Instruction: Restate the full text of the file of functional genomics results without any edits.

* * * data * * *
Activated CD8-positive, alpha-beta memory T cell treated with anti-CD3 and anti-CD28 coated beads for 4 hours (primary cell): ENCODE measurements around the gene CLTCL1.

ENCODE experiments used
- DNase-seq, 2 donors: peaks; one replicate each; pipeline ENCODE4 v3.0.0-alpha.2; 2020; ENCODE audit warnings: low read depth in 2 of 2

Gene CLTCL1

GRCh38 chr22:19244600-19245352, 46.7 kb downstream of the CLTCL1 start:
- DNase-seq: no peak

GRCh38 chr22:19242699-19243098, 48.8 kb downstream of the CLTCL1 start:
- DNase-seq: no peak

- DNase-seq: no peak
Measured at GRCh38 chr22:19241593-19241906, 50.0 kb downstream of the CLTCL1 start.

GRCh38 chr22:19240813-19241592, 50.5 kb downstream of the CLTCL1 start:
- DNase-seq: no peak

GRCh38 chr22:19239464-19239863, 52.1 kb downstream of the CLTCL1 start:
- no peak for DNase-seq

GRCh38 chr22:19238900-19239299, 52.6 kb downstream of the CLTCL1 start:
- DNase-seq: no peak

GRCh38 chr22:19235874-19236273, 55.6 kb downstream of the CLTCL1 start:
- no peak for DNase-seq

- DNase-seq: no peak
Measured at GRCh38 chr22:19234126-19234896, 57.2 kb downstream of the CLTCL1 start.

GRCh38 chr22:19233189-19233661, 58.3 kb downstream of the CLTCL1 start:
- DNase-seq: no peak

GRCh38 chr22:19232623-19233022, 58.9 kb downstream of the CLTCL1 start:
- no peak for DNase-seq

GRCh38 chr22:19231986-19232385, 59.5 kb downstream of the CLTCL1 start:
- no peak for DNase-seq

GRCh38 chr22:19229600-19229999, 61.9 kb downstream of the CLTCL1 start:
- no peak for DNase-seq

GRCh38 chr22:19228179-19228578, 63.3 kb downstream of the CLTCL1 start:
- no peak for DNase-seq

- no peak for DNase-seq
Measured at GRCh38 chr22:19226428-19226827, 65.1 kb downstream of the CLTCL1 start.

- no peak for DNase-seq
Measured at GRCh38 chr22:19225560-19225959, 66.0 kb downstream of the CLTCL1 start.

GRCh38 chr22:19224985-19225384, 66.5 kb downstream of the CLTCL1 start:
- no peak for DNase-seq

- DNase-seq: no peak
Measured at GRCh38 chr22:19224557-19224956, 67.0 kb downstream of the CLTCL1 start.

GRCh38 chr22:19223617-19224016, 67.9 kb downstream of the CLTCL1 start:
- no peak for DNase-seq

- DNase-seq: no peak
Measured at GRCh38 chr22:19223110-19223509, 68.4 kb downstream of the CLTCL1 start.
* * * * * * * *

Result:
Activated CD8-positive, alpha-beta memory T cell treated with anti-CD3 and anti-CD28 coated beads for 4 hours (primary cell): ENCODE measurements around the gene CLTCL1.

ENCODE experiments used
- DNase-seq, 2 donors: peaks; one replicate each; pipeline ENCODE4 v3.0.0-alpha.2; 2020; ENCODE audit warnings: low read depth in 2 of 2

Gene CLTCL1

GRCh38 chr22:19244600-19245352, 46.7 kb downstream of the CLTCL1 start:
- DNase-seq: no peak

GRCh38 chr22:19242699-19243098, 48.8 kb downstream of the CLTCL1 start:
- DNase-seq: no peak

- DNase-seq: no peak
Measured at GRCh38 chr22:19241593-19241906, 50.0 kb downstream of the CLTCL1 start.

GRCh38 chr22:19240813-19241592, 50.5 kb downstream of the CLTCL1 start:
- DNase-seq: no peak

GRCh38 chr22:19239464-19239863, 52.1 kb downstream of the CLTCL1 start:
- no peak for DNase-seq

GRCh38 chr22:19238900-19239299, 52.6 kb downstream of the CLTCL1 start:
- DNase-seq: no peak

GRCh38 chr22:19235874-19236273, 55.6 kb downstream of the CLTCL1 start:
- no peak for DNase-seq

- DNase-seq: no peak
Measured at GRCh38 chr22:19234126-19234896, 57.2 kb downstream of the CLTCL1 start.

GRCh38 chr22:19233189-19233661, 58.3 kb downstream of the CLTCL1 start:
- DNase-seq: no peak

GRCh38 chr22:19232623-19233022, 58.9 kb downstream of the CLTCL1 start:
- no peak for DNase-seq

GRCh38 chr22:19231986-19232385, 59.5 kb downstream of the CLTCL1 start:
- no peak for DNase-seq

GRCh38 chr22:19229600-19229999, 61.9 kb downstream of the CLTCL1 start:
- no peak for DNase-seq

GRCh38 chr22:19228179-19228578, 63.3 kb downstream of the CLTCL1 start:
- no peak for DNase-seq

- no peak for DNase-seq
Measured at GRCh38 chr22:19226428-19226827, 65.1 kb downstream of the CLTCL1 start.

- no peak for DNase-seq
Measured at GRCh38 chr22:19225560-19225959, 66.0 kb downstream of the CLTCL1 start.

GRCh38 chr22:19224985-19225384, 66.5 kb downstream of the CLTCL1 start:
- no peak for DNase-seq

- DNase-seq: no peak
Measured at GRCh38 chr22:19224557-19224956, 67.0 kb downstream of the CLTCL1 start.

GRCh38 chr22:19223617-19224016, 67.9 kb downstream of the CLTCL1 start:
- no peak for DNase-seq

- DNase-seq: no peak
Measured at GRCh38 chr22:19223110-19223509, 68.4 kb downstream of the CLTCL1 start.